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Satay sauce recipe: a bowl of satay sauce and skewer.

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Satay sauce

Simpler than it seems, satay sauce only takes a couple of quick steps to make and is an instant crowdpleaser. Read on to discover a satay sauce recipe and to learn about the origins of this downright delicious sweet and salty sauce.

09 February, 2023
Average: 3.3 (6 votes)

serves for


total time

0 HR 10 MIN


Peanut butter
3 tbsp / 1.5 oz
Coconut milk
200ml / 7 oz
Soy sauce
1 tbsp / 0.5 oz
Curry powder
1 tbsp / 0.5 oz
1 tsp / 0.2 oz
Lime juice
Chilli flakes
½ tsp / 0.1 oz (optional)
To garnish
Sesame seeds
To garnish

Step 01

Place the satay sauce ingredients (soy sauce, curry powder, smooth peanut butter, honey and coconut milk) into a pan, excluding the lime juice.

Step 02

Warm over a low to medium heat, whilst continuously stirring. The sauce will start to thicken, but be careful not to let it boil.

Step 03

Once thickened, add the lime juice.

Step 04

Serve and sprinkle with chilli flakes (if using), fresh coriander and sesame seeds.


Tips & tricks

If you want to make satay sauce in a more traditional way, you can roast your own peanuts and then grind them into a paste ahead of cooking, in place of peanut butter. If you’re happy with using peanut butter as a shortcut, you can twist the satay sauce recipe above by using crunchy peanut butter, if you prefer texture in the sauce. Some chefs will stir in chopped peanuts after cooking to add this crunch too.

Is satay sauce spicy? It doesn’t have to be. When it comes to spice, your palate is in charge. You can add more or fewer chilli flakes and experiment with different flavours outside of curry powder, like coriander.

Many recipes include fish sauce, but we’ve kept this out of the recipe above for a vegetarian-friendly option.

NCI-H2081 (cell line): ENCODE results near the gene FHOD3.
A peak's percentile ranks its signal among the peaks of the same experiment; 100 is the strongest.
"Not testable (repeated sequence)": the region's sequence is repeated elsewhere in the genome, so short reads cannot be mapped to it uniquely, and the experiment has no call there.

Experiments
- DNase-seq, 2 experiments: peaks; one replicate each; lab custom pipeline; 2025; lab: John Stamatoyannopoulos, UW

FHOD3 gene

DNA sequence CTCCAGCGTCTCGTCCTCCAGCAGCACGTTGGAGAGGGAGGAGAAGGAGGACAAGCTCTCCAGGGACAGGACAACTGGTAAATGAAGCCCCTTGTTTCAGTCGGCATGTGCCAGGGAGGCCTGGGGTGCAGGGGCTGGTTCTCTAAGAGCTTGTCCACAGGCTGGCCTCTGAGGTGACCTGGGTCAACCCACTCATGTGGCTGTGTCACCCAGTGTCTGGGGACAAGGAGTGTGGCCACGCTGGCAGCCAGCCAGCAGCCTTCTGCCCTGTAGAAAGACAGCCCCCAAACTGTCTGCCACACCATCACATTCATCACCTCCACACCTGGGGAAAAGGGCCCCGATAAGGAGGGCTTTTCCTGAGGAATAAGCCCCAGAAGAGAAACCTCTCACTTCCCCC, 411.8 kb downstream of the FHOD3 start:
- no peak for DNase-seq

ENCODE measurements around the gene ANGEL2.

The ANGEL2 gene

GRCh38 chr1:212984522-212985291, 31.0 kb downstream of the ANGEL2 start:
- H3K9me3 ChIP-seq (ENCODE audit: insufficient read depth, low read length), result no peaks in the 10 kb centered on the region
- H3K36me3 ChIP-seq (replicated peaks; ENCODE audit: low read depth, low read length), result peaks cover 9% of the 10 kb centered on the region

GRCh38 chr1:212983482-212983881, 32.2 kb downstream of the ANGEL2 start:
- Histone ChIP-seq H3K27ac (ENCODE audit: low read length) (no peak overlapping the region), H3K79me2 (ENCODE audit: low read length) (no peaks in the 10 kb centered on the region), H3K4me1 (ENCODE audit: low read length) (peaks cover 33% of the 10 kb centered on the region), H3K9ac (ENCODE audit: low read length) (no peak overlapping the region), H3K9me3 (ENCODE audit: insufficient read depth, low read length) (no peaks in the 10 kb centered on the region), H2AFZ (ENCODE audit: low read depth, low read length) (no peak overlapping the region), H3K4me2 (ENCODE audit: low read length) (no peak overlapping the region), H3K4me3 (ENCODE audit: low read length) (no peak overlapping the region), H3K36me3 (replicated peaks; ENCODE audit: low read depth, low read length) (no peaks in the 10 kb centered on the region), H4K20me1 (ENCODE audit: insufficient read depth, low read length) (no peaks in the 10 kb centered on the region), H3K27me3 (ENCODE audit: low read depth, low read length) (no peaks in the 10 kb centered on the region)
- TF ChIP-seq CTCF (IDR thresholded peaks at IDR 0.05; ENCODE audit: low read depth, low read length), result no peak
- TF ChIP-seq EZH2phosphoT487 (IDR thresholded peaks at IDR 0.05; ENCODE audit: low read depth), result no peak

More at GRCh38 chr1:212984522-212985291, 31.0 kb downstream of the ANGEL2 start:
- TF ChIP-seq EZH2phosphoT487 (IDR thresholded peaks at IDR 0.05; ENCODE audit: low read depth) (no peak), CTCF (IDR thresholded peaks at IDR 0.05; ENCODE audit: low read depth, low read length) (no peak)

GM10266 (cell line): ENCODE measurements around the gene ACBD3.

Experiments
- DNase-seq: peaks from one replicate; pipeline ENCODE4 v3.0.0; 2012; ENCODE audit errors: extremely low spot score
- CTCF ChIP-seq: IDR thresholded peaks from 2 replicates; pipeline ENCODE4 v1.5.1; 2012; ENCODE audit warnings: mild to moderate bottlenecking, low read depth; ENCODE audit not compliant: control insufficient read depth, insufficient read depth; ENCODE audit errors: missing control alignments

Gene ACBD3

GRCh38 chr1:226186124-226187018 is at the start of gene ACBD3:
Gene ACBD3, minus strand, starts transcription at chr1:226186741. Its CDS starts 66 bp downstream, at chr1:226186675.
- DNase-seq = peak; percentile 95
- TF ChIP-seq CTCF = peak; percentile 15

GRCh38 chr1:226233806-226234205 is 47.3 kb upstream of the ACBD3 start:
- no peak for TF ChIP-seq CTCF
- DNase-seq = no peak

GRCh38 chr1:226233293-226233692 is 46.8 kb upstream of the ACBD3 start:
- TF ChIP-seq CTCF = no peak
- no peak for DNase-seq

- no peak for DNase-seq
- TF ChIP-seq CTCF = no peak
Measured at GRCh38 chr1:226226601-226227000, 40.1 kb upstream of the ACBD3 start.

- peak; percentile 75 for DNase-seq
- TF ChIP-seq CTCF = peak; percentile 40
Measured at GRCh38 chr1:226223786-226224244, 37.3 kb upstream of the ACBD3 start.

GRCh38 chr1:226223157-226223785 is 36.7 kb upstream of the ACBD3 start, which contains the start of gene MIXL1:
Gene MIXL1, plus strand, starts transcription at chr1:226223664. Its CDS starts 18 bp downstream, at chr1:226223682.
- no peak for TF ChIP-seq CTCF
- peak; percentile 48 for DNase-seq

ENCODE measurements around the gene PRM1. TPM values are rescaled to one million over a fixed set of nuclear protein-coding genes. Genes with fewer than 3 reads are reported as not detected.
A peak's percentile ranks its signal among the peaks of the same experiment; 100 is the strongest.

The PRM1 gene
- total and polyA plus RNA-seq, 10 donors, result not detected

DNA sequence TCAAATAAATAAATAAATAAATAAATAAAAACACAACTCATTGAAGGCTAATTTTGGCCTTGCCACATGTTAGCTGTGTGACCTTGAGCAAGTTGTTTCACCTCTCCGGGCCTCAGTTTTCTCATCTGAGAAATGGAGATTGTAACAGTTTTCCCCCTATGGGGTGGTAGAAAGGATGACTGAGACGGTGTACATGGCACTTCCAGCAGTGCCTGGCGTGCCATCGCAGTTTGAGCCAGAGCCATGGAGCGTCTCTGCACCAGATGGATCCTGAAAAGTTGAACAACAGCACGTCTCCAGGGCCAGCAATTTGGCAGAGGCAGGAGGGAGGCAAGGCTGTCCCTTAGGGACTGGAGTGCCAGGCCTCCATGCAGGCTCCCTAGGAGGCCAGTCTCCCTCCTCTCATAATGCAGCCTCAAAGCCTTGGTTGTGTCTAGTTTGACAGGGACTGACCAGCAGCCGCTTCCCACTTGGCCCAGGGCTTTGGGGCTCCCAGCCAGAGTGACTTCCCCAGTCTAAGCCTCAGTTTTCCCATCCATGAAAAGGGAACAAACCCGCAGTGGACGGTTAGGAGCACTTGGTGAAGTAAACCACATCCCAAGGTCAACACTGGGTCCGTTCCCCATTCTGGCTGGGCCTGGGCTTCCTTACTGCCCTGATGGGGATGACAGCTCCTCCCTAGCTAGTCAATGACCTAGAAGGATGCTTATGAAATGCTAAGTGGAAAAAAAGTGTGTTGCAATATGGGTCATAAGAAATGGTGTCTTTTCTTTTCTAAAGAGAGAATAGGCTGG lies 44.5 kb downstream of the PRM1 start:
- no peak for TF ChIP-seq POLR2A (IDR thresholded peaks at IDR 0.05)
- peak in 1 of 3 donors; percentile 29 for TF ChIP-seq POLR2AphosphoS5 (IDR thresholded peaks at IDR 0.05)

Origin of satay sauce

Satay sauce has its roots in Indonesia with the word satay or ‘sate’ deriving from Indonesian and Malaysian languages. It’s found throughout Southeast Asian dishes and has existed for centuries. History relays that satay was conjured up by street vendors in Java, inspired by Indian kebabs introduced to the island by merchants. Thailand and Malaysia also lay claim to it, but it’s generally widely accepted to have originated in Indonesia. Today it’s enjoyed all over the world in a variety of cuisines. In its most basic form, it’s a mixture of ground peanuts, spices and coconut milk and is sometimes simply called peanut satay sauce in Western cooking.


How to eat satay sauce

Satay sauce is best known for its pairing with skewered meats, with chicken being a particularly popular choice. You can find a tasty chicken satay skewers recipe here with a variation on how to make satay. This recipe calls for the chicken to be marinated in advance, which is common in the use of satay sauce in cooking. Or if you prefer pork, give this delicious pork satay a try, ideal for hosting brunch at home. If you’re serving vegetarian dishes, satay can be used as a dip for carrot and cucumber sticks or you can branch out into cooking tempeh which is a great meat alternative for pairing with satay sauce.


Can it be made ahead?

One brilliant thing about satay sauce is it can be made ahead and often recipes will call for this if the meat requires marinating. This makes it a perfect choice for entertaining, where the chicken or pork simply needs to be cooked through to serve, with all the trickier prep work completed ahead of time. It might also be why it’s become popular in BBQ dishes, as a natural accompaniment to many different meats, as well as being used for vegetarian skewers with tofu or tempeh.



Satay sauce will last for around three days in the fridge and can even be frozen for a couple of months. It’s possible to reheat the sauce gently, although it has the potential to separate slightly. Usually, room temperature is recommended for serving.

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